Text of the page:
First, please understand that there is a 99+% chance that you will not be able to support yourself with singing right out of college, and probably something like a 98% chance that that will never happen. So, the way I see it, there are four basic approaches to going to college if you are a musician of some kind who wants a degree:
1. Major in something that will help you support yourself, and do performance as a double major, a minor, or on the side. Majoring in something nonmusical which doesn’t require too much physical labor or hours of talking every day, can complement a singing career quite well. It can pay for your coaching, auditions, and other expenses with some left over for sustaining life. Being able to afford life as soon after college as possible will be much more pleasant than the alternative.
2. Major in music education leading to a certificate. Keep in mind that teaching music in the public schools requires much time, energy, and vocal effort, and doesn’t pay as well as most other jobs. Although there is much overlap between a choral music certificate program and a voice degree, it requires a lot of hours in education courses and student teaching, and is challenging to complete within four years. If you want to double major in performance and education, you will likely need more than four years to finish. Please, only go into teaching if you like to teach. The first few years are exhausting and you will not make it if you do not like it. Try to get some field experience by your second year of school so that you can see what the environment is like.
3. Major in something non-musical, and participate in a musical ensemble for fun. Pursue music seriously after graduation if you still feel the need.
4. Major in vocal performance (or musical theatre, or whatever art), and concentrate on that to the best of your ability. This might be the only four-year stretch in your life when you can focus 100% on developing your musical skills. Once again, if you are a classical singer, take as much foreign language as possible. Study well, practice well, absorb everything you can about the art and the industry. After graduation, you will either be that fraction of 1% that gets a gig, or the vast majority that ask “now what?” and must consider a way to make a living. If you can make peace with that reality, then go ahead and major in performance.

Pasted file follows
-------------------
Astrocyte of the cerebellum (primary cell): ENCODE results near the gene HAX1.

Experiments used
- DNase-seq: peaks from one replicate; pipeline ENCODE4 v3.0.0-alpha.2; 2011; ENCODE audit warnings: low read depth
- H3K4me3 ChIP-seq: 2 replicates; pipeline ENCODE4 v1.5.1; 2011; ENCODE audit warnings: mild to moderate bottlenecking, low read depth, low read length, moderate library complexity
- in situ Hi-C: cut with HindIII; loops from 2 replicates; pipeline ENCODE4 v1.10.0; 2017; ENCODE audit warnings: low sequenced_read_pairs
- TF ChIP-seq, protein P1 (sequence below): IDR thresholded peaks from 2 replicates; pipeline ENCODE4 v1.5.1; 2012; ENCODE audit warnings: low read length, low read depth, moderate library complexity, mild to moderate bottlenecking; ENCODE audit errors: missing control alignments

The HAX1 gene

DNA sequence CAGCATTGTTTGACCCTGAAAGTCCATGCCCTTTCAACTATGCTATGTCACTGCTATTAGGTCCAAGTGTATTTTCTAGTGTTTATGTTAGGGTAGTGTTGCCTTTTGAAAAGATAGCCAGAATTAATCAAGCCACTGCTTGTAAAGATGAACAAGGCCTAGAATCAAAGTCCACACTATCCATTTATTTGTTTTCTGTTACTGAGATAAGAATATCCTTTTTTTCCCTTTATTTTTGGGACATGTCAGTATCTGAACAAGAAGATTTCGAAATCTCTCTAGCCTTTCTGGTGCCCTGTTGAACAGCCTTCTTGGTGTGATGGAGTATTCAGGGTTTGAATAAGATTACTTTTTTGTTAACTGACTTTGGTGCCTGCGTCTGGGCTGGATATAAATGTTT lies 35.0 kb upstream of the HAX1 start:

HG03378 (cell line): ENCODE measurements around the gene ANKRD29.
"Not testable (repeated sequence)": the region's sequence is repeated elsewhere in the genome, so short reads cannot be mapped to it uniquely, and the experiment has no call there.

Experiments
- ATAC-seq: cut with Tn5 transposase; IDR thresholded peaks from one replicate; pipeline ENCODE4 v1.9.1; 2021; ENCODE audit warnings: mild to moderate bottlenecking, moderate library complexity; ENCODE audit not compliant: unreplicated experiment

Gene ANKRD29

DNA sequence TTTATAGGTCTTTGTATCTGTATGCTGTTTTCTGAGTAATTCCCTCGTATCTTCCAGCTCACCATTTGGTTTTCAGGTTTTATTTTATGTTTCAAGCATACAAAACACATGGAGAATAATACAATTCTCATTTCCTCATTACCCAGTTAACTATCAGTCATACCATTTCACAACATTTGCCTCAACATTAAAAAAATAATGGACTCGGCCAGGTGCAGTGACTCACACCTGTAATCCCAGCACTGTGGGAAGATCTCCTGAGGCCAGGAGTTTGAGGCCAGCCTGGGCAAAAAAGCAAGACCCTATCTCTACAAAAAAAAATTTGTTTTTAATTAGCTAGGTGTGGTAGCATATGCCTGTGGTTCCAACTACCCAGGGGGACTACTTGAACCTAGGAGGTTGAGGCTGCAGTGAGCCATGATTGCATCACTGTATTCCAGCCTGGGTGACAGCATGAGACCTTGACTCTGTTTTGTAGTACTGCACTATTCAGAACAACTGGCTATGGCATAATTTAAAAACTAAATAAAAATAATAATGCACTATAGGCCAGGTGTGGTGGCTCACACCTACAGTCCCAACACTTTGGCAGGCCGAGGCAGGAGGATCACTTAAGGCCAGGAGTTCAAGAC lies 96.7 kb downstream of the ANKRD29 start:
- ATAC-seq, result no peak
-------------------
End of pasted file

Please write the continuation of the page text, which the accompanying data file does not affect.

Majoring in performance is not a “bad” choice. It might be a very good choice. It may be a very rich artistic time in your life and set the stage for wonderful things to come. As technology and the pace of change in general keeps speeding up, even a computer science degree can be largely obsolete by the time you graduate. The exact major is not as important to some employers as whether you have a degree in SOMETHING.
A career in music is extraordinarily difficult even if you make it. Life on the road, low pay, auditioning occasionally for the rest of your career, and getting new material in your brain on a steady basis, are very taxing. And that’s if you’re “lucky”.
If you are like the 99% that do not get a full-time performing job, what are you going to do? How will you pay rent, buy food and clothing, and live a life, financially speaking? The world asks us to be flexible. Most people will have several careers during their working years, sometimes multiple ones simultaneously. This is reality.
In order to become a performer, your major and school are not important compared to how well you actually sing, and whether you have learned things you needed and wanted to learn. Whether you major in music or in engineering, it’s not so black and white as major in X, get a job in X. Life is a lot more twisting and turning than that.
Talk it over with lots of people, and realize that a degree program in performance is no guarantee of anything.